With a career spanning 16 years as a Director of Commercials, Feature Films & Short Films; Mark Simon Hewis, newly appointed Head of the Aardman Academy sat down with Student Pages to discuss their new 12-week online course, and what it means for future Film and Animation students seeking to break into the industry!
Mark begins by explaining how he fell in love with photography at the age of 14. Having begun by animating in his bedroom with Lego figures as a kid, he went onto study photography. Soon realizing that if you joined photos together you could start making films! “I found animation and filmmaking that way”, he points out. Going onto to highlight how he fell in love with it, and “loves the collaboration involved and sheer joy of making something come to life, be it live-action or animated. It’s a special feeling”.
He explains that he enjoys how each animator/film maker is extremely unique, with different backgrounds and unique pathways that lead to us being together in a team. Further highlighting his passion for the magic of film but even more the beauty of animation. “The pride you feel at the end of a production is addictive. Now working for the Aardman Academy, it’s thinking about all the things we could do today to truly help people learn about that magic, to have that pride that I’ve felt so many times”.
When it came to developing the Aardman Academy’s 12-week online course, Mark explains how they were keen to create something that could be accessed by everyone, no matter where you lived, what your background was, what stage your career was at, or even what other pressures you may have had in your life. Whilst simultaneously offering the best animation training on offer.
“We started with a simple premise; to create an industry training course that was as affordable as we could make it, with the highest quality of teaching anyone could offer, while making sure it felt welcoming, warm and personal to everyone”.
He explains that even though they have participants meeting and creating work all over the world. There is a greater feeling of supportive friends; strengthened by the delivery of leading mentors from Aardman. Meeting with course participants one-to-one, alongside regular weekly live sessions between masterclasses.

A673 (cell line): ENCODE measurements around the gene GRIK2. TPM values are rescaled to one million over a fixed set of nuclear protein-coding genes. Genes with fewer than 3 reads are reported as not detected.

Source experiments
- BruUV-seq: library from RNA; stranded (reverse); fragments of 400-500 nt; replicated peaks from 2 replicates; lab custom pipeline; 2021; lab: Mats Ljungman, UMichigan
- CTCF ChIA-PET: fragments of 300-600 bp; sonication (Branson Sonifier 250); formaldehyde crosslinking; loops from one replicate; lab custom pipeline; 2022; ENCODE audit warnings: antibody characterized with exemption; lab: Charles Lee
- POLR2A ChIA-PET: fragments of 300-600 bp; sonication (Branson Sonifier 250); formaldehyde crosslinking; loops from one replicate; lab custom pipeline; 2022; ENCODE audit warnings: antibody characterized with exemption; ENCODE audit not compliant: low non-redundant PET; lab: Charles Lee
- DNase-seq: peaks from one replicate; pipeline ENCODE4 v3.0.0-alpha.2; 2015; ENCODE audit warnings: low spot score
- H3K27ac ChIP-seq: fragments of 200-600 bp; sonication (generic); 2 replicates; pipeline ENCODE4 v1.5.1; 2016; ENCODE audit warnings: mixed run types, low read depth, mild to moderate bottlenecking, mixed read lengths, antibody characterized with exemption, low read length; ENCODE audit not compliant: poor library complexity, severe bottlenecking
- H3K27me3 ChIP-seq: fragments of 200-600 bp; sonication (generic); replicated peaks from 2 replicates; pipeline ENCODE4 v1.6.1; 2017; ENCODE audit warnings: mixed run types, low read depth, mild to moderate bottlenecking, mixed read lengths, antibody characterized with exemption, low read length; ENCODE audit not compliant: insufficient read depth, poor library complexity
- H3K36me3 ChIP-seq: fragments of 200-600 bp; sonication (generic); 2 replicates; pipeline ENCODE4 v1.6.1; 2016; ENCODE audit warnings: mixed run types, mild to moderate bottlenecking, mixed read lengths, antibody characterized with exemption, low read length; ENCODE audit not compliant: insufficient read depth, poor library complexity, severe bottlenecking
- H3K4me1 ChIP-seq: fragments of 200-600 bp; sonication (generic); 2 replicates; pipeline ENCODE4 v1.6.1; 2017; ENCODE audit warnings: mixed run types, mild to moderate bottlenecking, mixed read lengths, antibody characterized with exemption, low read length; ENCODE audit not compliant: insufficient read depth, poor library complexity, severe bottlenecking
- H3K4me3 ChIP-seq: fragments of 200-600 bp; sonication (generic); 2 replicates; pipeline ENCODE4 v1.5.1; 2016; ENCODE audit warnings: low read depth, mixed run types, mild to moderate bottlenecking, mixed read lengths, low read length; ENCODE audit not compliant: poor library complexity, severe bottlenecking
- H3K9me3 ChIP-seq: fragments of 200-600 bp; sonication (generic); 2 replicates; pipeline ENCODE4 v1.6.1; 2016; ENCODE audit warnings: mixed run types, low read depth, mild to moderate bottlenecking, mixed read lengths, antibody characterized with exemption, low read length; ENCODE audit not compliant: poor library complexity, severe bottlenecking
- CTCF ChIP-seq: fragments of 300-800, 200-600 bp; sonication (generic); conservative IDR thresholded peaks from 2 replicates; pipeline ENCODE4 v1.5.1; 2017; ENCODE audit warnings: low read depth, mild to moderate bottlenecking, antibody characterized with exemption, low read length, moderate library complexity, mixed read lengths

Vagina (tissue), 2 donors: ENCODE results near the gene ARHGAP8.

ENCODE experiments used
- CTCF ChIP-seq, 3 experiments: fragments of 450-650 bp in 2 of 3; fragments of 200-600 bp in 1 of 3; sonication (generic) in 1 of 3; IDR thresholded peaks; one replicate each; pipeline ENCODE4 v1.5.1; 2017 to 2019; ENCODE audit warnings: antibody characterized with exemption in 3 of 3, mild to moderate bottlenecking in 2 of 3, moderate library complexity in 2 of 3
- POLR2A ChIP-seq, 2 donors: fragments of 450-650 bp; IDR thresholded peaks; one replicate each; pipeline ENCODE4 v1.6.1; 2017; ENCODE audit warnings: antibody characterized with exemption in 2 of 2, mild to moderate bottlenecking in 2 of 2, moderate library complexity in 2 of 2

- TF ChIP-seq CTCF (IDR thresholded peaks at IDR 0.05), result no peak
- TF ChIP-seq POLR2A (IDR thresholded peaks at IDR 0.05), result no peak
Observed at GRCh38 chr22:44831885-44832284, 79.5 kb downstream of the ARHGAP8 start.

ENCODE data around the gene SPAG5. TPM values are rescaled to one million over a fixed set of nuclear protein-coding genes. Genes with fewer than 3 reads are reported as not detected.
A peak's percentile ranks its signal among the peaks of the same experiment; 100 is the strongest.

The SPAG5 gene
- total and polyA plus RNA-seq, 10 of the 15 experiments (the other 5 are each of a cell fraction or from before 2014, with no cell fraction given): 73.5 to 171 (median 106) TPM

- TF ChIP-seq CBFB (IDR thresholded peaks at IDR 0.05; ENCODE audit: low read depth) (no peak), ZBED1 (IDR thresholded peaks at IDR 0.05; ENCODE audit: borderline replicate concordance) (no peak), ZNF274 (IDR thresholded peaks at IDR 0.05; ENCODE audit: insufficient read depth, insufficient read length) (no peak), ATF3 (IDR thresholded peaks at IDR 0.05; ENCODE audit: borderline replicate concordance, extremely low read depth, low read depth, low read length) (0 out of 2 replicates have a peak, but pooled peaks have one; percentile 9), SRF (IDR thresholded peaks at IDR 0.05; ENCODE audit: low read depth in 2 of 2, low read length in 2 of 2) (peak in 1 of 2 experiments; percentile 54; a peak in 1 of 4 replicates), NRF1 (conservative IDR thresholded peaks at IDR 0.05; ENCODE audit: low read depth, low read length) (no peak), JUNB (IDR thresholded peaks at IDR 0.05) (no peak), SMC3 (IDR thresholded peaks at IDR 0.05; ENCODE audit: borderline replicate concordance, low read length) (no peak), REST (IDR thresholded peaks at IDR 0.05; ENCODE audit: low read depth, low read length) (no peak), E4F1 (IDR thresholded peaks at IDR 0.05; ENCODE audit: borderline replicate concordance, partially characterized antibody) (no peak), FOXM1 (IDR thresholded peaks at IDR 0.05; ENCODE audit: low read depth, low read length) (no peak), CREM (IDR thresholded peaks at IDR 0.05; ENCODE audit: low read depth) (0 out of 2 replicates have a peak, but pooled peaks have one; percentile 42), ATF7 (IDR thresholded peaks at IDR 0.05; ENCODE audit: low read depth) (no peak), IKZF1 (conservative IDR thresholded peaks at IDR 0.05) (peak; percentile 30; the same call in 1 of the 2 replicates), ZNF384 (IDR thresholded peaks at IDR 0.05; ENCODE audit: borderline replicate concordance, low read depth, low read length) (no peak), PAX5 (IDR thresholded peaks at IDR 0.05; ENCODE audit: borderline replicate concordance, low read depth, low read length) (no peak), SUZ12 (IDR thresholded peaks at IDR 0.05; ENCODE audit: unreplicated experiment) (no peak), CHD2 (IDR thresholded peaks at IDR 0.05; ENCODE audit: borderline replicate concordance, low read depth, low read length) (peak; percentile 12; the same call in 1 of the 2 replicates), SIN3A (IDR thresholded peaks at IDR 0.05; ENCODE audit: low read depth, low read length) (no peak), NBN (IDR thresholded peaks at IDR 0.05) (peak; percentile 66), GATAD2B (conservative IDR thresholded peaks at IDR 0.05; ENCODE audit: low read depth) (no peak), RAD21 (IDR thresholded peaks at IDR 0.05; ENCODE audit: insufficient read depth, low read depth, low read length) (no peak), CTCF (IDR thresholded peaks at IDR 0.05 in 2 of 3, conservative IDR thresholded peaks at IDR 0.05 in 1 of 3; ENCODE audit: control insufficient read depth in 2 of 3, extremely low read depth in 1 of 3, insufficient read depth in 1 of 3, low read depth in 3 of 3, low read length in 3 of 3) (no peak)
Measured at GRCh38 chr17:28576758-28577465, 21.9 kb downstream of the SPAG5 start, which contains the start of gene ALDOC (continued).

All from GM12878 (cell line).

Mark recalls not being academic at school. Whilst he remembers persevering in spite of his dyslexia; working hard (admittingly with his fair share of resits!) and eventually got to university where he started getting involved with film-making. “To be honest, I would have loved there to be real alternatives to university like the Aardman Academy when I was 19. I then gained a place at the Royal College of Art to do a Masters in animation”. His belief that you need to be aware you are always learning and that with every opportunity there is so much to learn.
He openly admits that some of the greatest challenges faced by creatives seeking to make their name in the Film and Animation industry is gettng people to see your work. Mark highlights that it is far easier nowadays as a range of opportunities are shared across Linkedin and other social media platforms, make the old fashioned idea of “it’s who you know not what you know” less relevant. He explains how at Aardman, every single opportunity is publicly advertised and openly welcome applications from everyone!
When it comes to his aspirations for his students, Mark is keen to keep opening doors to the animation industry as wide as they can and to as many people as they can. Due to the nature that there will never be a single option that suits everyone, they are hugely excited about all the new projects they have in development to give as many viable ways to learn, improve and fall in love with the film/animation industry. Firm in the belief that the industry has become more and more inclusive since he began on his journey all those years ago.
For those interested in pursuing a career in animation, Mark immediately points to practice! With equipment cheaper to purchase, he explains how you can now download an app on your phone that in principle has the same features they use for shooting a feature film. Where the skills come in is making sure you understand the movement and dynamics which are key to all animation. “Moving things robotically is a great place to start, but after that start to play with using different timings and spacings between your frames”. He goes onto point out that if your increments between frames are large, then your animation will be fast, and if the increments are small then the movement will be slow…
To find out more about the courses and training on offer at the Aardman Academy visit www.aardman.com/academy